How did you get involved working with FjordEco and FjordPhyto?
I started working on marine Antarctic phytoplankton when I was in the third year of the Bachelor’s Degree, particularly with diatoms taxonomy. Two years went by and then when I got my degree I was told, if I wanted to keep on doing science I would have to do a thesis to get a PhD (5 years in Argentina). By that time I was working at the Phycology Division of the Faculty of Natural Sciences and Museum at the National University of La Plata, with Martha Ferrario and Adrian Cefarelli. Martha an old friend/colleague of Maria Vernet an Antarctic phytoplankton researcher and Adrian, a former PhD student of Maria. They got involved in FjordEco project and the samples from both cruises were at the Division, ready to be analyzed and I was the first candidate to do that.
Then Maria became my thesis advisor and she asks to me to analyze FjordPhyto samples also, I didn’t know what she was talking about but when I started looking deeper at the samples and getting involved with the project I get more enthusiastic!
This year (2018) I took the Fjord Ecosystems and Climate Change at FHL (UW) and I was able to meet some of my project colleagues from the USA. That was not only a unique experience and a course with a lot of information, but also a key moment to get in touch with the study of Antarctic fjords.
I think from then I have been getting more and more enthusiastic about my study topic!
Why are you interested in phytoplankton?
I’m only can think about nerdy answers on why should we care about phytoplankton! But still, I do believe they are a key component of the marine food web and a really good way to understand marine ecosystems structure and changes. And I love them, I think these organisms are really cute, super diverse and in a certain way, they tell interesting stories of evolution.
What tools do you use for your research?
Microscope and computer, basics. And scientific, lots of them!
What is your earliest memory of being hooked by science?
Well, I really don’t know exactly when, but my dad used to buy National Geographic magazines when I was a little girl and I used to read them all. I really enjoyed reading about biology and geography the most. I also remember I had a little microscope for the computer when I was young, so I think I was always attracted to the natural sciences.
Did you always know what you wanted to study before beginning?
No, I had no clue.
What inspired you to become a scientist?
Teachers at University, they were always talking about being a scientist and I found that really cool.
What is your favorite thing/what keeps it fun for you when it gets hard?
At work: Looking at the microscope is always fun. Just look for what is in a water sample. Yes, I am a complete phytoplankton nerd!
At home: Cooking. I love to cook, especially cakes, desserts, and sweet things, but I also enjoy cooking meals. I also like to do handmade craft; I’m always painting or drawing something. And outside I love to take care of my garden, just being with my plants makes me very happy.
And just to go outside and turn off my mind: Sports. I play field hockey in a team, so I train three times a week and play matches at the weekend. That’s always fun!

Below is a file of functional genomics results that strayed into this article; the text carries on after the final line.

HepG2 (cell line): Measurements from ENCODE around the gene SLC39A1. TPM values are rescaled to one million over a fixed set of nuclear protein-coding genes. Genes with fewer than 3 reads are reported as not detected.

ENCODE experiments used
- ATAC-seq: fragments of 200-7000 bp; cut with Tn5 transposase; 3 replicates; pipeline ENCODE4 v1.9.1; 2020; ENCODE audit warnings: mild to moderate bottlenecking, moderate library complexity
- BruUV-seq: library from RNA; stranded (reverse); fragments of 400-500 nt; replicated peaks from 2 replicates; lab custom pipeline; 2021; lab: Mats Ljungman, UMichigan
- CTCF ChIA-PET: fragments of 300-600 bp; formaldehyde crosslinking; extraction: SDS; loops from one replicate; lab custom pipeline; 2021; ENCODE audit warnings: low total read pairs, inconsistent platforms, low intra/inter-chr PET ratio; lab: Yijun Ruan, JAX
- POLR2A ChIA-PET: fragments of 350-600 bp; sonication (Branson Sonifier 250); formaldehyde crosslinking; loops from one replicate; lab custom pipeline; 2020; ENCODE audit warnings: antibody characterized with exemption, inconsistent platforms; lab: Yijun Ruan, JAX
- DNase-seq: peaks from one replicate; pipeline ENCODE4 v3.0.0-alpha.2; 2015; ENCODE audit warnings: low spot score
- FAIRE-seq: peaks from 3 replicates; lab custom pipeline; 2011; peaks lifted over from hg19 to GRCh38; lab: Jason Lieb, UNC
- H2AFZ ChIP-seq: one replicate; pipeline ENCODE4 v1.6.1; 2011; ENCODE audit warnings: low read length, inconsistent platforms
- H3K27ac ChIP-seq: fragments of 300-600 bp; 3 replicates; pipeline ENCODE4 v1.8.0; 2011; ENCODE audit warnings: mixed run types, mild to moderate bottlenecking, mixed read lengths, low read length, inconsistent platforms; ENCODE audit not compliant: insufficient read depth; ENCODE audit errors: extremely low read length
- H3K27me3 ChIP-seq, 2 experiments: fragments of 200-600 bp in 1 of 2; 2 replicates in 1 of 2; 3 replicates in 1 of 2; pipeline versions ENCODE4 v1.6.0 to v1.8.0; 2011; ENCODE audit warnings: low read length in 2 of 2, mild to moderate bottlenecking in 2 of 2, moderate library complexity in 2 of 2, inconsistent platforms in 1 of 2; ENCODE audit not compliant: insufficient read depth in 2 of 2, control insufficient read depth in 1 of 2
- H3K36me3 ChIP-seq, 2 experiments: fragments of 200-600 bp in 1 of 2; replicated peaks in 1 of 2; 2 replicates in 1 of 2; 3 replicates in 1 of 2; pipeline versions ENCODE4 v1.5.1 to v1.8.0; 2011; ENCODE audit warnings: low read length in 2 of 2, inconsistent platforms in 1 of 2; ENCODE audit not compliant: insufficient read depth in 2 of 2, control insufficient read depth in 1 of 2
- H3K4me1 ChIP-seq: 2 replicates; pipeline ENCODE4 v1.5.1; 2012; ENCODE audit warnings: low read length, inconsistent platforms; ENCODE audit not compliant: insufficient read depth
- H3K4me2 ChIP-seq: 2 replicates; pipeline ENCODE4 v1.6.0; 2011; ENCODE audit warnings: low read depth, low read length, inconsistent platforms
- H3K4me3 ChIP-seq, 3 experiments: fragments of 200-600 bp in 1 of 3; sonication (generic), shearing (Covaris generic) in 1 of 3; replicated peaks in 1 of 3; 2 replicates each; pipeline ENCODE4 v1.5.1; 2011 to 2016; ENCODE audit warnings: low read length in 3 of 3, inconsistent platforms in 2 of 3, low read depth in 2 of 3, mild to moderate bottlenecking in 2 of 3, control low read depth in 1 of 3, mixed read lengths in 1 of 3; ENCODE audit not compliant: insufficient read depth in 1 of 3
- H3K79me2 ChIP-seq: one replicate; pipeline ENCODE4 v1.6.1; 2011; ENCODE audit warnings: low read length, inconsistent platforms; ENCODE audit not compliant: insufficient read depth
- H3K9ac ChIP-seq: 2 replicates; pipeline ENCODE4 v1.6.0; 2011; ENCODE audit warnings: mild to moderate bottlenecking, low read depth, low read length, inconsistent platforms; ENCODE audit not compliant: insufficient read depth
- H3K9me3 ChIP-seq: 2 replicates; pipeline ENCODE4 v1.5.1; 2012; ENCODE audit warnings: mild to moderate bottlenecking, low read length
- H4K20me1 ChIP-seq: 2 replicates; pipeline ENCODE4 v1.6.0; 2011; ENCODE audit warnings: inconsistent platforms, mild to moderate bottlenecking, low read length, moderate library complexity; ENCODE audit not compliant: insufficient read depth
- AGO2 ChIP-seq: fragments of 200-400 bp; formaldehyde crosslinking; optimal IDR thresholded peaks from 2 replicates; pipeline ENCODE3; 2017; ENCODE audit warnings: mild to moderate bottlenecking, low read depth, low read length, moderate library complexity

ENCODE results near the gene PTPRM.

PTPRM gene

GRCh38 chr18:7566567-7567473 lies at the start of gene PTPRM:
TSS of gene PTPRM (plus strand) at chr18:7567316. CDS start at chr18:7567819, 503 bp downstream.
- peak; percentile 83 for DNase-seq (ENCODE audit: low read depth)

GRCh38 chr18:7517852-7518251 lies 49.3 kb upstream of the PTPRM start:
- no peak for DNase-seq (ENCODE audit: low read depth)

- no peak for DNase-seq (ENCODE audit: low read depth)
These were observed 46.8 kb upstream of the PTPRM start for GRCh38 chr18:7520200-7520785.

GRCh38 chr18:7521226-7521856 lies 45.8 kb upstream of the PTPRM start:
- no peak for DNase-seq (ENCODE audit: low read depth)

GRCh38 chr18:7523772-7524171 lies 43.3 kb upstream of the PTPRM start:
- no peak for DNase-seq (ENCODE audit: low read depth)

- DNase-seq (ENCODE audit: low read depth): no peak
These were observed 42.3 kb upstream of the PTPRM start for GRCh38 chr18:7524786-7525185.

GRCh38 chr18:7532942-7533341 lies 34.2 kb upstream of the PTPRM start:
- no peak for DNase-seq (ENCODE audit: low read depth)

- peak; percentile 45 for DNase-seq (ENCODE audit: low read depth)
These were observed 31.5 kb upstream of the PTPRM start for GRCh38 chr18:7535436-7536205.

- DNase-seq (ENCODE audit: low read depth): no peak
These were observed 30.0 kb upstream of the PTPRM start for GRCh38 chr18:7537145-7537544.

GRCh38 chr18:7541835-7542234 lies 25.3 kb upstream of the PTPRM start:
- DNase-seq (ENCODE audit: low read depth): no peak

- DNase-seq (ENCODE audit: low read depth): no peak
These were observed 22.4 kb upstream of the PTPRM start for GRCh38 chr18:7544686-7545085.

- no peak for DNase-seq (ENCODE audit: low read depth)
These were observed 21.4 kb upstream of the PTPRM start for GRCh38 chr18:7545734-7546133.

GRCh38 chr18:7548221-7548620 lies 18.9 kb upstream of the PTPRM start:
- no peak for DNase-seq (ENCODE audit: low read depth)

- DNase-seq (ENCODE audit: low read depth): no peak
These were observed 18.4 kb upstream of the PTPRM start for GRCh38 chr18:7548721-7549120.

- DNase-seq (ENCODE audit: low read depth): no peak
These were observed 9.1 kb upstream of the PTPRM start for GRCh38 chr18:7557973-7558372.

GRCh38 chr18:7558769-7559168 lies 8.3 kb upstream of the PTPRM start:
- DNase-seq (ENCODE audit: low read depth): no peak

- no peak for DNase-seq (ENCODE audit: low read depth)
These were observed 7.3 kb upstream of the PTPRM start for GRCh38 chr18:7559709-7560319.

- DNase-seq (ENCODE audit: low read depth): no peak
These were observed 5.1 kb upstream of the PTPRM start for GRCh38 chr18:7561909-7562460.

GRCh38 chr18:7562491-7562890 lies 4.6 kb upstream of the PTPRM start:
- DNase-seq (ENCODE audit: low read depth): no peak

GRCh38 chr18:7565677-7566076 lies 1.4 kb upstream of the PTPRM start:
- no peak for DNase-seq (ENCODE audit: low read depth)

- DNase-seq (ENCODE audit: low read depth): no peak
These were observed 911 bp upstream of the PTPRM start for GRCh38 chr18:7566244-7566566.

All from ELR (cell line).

Do you have any unique challenges or highlights going to school and doing research in Argentina?
I think I didn’t have to go through big challenges, I mean excepting we all have our own challenges at home, but I really enjoyed my time attending classes and studying, hanging out with friends, everything!
And now, well to do science in Argentina is not that easy, to become a “scientist in progress” I had a lot of advantages, I completed my degree in 5 years (minimum time) and got a really high average score in my studies (9.4/10), I was working at my current lab at that time and with a topic really similar to what I work on now.
So I feel blessed a lot of times, listening to stories of people who work on things they do not like, with people who do not like them, having to meet hours for a salary, etc. and I love my work, my place of work, the people surrounding me, everything. I don’t have the best salary but still, I enjoy almost every day coming to work.
What do you envision for your future research or career?
Today I have no idea what I’m going to do in the next few years. I have to finish my PhD program in three years, but there is still a long time to go, time will tell …
I would love to continue researching Antarctic phytoplankton, but it is not the only thing I am currently working on. Within my laboratory we are working on the marine phytoplankton of the Argentine sea and I also collaborate with another laboratory that works with freshwater algae. I love algae, I think I’ll keep working with algae somewhere, sometime when I finish my PhD.
More about Martina
Martina Mascioni is a PhD student of the Faculty of Natural Sciences and Museum at the National University of La Plata (Argentina). She recently received her Bachelor’s Degree in Biology with honors and is currently working on her PhD thesis entitled: “First research on the phytoplankton community of Andvord Bay (Antarctica). Composition and space-time dynamics”. She works under her advisors’ supervision, Dr. Gastón Almandoz and Dr. Maria Vernet, at the Phycology Division.
Martina studies Antarctic phytoplankton ecology and has previous expertise in diatoms taxonomy. Her current work is part of an International Project: “Fjord Ecosystem Structure and Function on the West Antarctic Peninsula – Hotspots of Productivity and Biodiversity?” funded by the National Science Foundation (NSF).